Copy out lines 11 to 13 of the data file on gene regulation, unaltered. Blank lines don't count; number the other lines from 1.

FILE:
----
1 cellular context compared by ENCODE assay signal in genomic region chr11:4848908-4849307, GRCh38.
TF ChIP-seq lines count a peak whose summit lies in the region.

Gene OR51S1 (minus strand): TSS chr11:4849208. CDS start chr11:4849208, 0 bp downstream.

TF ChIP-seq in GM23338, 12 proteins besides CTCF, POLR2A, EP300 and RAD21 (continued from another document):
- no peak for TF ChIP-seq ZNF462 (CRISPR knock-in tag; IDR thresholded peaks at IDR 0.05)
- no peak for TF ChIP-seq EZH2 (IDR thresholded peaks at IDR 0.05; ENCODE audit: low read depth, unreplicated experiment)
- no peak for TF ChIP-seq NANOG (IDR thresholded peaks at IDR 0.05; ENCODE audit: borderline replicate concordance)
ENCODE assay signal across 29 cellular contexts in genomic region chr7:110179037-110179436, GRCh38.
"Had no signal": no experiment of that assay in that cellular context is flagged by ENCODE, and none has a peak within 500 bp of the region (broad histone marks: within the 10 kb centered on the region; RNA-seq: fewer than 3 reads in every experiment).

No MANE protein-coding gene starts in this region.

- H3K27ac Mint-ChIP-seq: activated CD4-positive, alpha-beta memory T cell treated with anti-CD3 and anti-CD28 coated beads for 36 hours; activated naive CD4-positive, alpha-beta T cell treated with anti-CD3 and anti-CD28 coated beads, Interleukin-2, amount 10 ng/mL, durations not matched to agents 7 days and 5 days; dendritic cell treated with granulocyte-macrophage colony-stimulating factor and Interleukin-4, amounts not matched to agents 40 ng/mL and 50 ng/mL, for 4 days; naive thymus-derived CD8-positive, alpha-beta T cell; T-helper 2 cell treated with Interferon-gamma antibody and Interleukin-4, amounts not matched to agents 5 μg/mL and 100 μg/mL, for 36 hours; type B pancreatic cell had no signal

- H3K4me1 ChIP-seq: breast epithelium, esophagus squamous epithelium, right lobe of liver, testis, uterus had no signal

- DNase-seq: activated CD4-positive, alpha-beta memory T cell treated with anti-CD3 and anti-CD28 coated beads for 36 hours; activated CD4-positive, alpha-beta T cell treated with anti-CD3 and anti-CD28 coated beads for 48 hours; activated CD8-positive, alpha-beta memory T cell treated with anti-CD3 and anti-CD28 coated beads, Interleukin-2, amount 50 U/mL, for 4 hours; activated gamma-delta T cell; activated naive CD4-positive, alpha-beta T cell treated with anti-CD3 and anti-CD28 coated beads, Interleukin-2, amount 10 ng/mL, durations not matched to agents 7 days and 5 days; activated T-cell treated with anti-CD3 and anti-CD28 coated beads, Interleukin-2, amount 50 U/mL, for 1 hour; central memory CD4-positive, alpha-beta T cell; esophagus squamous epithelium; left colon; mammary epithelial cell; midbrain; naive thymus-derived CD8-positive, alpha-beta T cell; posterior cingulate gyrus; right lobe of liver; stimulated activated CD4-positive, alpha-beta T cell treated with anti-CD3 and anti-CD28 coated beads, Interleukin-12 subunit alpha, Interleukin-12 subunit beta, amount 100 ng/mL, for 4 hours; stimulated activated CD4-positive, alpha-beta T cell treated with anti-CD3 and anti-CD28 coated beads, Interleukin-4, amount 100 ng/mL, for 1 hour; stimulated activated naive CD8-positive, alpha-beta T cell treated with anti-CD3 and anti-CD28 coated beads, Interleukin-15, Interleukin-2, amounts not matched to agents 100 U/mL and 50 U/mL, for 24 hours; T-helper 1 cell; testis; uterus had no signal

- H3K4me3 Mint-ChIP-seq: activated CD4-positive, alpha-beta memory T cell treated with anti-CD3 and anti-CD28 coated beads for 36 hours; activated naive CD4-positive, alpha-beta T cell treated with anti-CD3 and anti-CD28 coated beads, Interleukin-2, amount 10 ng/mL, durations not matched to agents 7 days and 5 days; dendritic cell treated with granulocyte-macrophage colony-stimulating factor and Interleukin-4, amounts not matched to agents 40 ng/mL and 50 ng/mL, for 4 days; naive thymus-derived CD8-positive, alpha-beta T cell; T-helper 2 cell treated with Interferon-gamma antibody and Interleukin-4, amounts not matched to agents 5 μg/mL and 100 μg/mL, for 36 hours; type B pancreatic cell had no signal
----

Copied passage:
- H3K27ac Mint-ChIP-seq: activated CD4-positive, alpha-beta memory T cell treated with anti-CD3 and anti-CD28 coated beads for 36 hours; activated naive CD4-positive, alpha-beta T cell treated with anti-CD3 and anti-CD28 coated beads, Interleukin-2, amount 10 ng/mL, durations not matched to agents 7 days and 5 days; dendritic cell treated with granulocyte-macrophage colony-stimulating factor and Interleukin-4, amounts not matched to agents 40 ng/mL and 50 ng/mL, for 4 days; naive thymus-derived CD8-positive, alpha-beta T cell; T-helper 2 cell treated with Interferon-gamma antibody and Interleukin-4, amounts not matched to agents 5 μg/mL and 100 μg/mL, for 36 hours; type B pancreatic cell had no signal

- H3K4me1 ChIP-seq: breast epithelium, esophagus squamous epithelium, right lobe of liver, testis, uterus had no signal

- DNase-seq: activated CD4-positive, alpha-beta memory T cell treated with anti-CD3 and anti-CD28 coated beads for 36 hours; activated CD4-positive, alpha-beta T cell treated with anti-CD3 and anti-CD28 coated beads for 48 hours; activated CD8-positive, alpha-beta memory T cell treated with anti-CD3 and anti-CD28 coated beads, Interleukin-2, amount 50 U/mL, for 4 hours; activated gamma-delta T cell; activated naive CD4-positive, alpha-beta T cell treated with anti-CD3 and anti-CD28 coated beads, Interleukin-2, amount 10 ng/mL, durations not matched to agents 7 days and 5 days; activated T-cell treated with anti-CD3 and anti-CD28 coated beads, Interleukin-2, amount 50 U/mL, for 1 hour; central memory CD4-positive, alpha-beta T cell; esophagus squamous epithelium; left colon; mammary epithelial cell; midbrain; naive thymus-derived CD8-positive, alpha-beta T cell; posterior cingulate gyrus; right lobe of liver; stimulated activated CD4-positive, alpha-beta T cell treated with anti-CD3 and anti-CD28 coated beads, Interleukin-12 subunit alpha, Interleukin-12 subunit beta, amount 100 ng/mL, for 4 hours; stimulated activated CD4-positive, alpha-beta T cell treated with anti-CD3 and anti-CD28 coated beads, Interleukin-4, amount 100 ng/mL, for 1 hour; stimulated activated naive CD8-positive, alpha-beta T cell treated with anti-CD3 and anti-CD28 coated beads, Interleukin-15, Interleukin-2, amounts not matched to agents 100 U/mL and 50 U/mL, for 24 hours; T-helper 1 cell; testis; uterus had no signal